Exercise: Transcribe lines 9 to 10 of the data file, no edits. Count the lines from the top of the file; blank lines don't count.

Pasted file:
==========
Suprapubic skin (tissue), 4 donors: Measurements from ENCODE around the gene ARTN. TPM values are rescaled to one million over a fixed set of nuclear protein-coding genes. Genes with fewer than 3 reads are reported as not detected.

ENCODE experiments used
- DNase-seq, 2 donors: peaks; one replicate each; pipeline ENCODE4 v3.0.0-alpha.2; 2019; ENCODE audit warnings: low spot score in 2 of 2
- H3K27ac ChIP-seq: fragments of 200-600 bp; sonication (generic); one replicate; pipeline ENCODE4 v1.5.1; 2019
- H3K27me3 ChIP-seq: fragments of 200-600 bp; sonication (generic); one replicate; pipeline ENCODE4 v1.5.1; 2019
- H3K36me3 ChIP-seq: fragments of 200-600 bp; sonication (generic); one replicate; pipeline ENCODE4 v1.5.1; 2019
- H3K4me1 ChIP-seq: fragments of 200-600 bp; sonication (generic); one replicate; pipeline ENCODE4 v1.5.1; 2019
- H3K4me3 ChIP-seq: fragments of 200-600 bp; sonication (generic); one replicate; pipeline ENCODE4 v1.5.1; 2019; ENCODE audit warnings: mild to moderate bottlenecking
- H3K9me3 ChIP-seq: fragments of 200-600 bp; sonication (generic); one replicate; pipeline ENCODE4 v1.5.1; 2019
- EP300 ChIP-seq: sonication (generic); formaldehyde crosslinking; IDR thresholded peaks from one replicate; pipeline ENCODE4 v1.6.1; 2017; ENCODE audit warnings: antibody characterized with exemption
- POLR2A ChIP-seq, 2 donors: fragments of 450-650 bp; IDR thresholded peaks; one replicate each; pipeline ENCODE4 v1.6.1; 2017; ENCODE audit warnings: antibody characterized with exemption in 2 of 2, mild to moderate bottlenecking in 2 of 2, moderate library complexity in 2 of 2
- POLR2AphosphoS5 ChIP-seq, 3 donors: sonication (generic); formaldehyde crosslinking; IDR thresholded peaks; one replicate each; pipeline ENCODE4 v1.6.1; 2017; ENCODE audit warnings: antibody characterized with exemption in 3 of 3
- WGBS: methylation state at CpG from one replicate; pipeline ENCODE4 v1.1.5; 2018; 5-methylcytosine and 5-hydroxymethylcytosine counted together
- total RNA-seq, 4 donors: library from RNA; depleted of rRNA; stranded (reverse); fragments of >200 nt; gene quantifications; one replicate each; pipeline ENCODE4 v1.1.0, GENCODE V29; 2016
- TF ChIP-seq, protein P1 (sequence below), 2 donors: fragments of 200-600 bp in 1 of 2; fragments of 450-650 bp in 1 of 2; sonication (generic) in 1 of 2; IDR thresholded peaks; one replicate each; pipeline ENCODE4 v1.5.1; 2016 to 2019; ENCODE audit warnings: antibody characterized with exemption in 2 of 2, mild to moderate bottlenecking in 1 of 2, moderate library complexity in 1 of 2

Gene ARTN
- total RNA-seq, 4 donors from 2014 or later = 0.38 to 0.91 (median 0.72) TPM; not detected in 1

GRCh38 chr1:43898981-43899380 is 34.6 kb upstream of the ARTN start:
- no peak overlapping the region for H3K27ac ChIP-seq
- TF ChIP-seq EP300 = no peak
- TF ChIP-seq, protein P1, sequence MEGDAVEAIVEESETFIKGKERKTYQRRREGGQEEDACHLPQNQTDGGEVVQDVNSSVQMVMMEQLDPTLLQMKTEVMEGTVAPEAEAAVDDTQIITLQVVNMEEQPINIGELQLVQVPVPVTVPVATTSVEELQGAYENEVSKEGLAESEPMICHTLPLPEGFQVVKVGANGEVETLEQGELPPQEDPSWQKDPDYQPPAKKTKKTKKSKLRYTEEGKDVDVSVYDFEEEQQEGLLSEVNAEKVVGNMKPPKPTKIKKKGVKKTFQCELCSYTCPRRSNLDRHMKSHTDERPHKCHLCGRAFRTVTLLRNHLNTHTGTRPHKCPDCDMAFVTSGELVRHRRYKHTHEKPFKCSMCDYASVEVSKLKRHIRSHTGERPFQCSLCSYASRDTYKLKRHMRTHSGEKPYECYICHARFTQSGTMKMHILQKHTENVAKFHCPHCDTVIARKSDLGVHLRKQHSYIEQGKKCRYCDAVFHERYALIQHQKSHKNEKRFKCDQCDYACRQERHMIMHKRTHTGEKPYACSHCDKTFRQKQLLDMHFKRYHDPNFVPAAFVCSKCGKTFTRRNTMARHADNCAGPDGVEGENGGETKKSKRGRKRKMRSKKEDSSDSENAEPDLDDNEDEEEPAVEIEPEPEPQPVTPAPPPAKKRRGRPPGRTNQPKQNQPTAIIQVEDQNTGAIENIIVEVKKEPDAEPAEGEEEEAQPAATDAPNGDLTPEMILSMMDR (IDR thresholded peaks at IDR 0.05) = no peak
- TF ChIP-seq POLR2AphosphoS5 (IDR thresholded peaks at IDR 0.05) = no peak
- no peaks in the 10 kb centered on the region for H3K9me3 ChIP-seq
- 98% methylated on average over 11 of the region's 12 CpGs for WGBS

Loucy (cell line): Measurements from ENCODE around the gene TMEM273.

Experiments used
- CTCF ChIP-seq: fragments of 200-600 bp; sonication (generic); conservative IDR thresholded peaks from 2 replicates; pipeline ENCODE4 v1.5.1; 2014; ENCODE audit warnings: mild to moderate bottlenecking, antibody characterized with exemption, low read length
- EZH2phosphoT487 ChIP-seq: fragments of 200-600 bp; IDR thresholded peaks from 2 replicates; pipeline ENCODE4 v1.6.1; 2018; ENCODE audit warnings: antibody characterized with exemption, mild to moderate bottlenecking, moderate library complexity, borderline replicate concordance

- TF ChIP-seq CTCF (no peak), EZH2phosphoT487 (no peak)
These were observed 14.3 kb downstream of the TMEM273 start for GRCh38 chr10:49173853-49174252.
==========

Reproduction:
- H3K9me3 ChIP-seq: fragments of 200-600 bp; sonication (generic); one replicate; pipeline ENCODE4 v1.5.1; 2019
- EP300 ChIP-seq: sonication (generic); formaldehyde crosslinking; IDR thresholded peaks from one replicate; pipeline ENCODE4 v1.6.1; 2017; ENCODE audit warnings: antibody characterized with exemption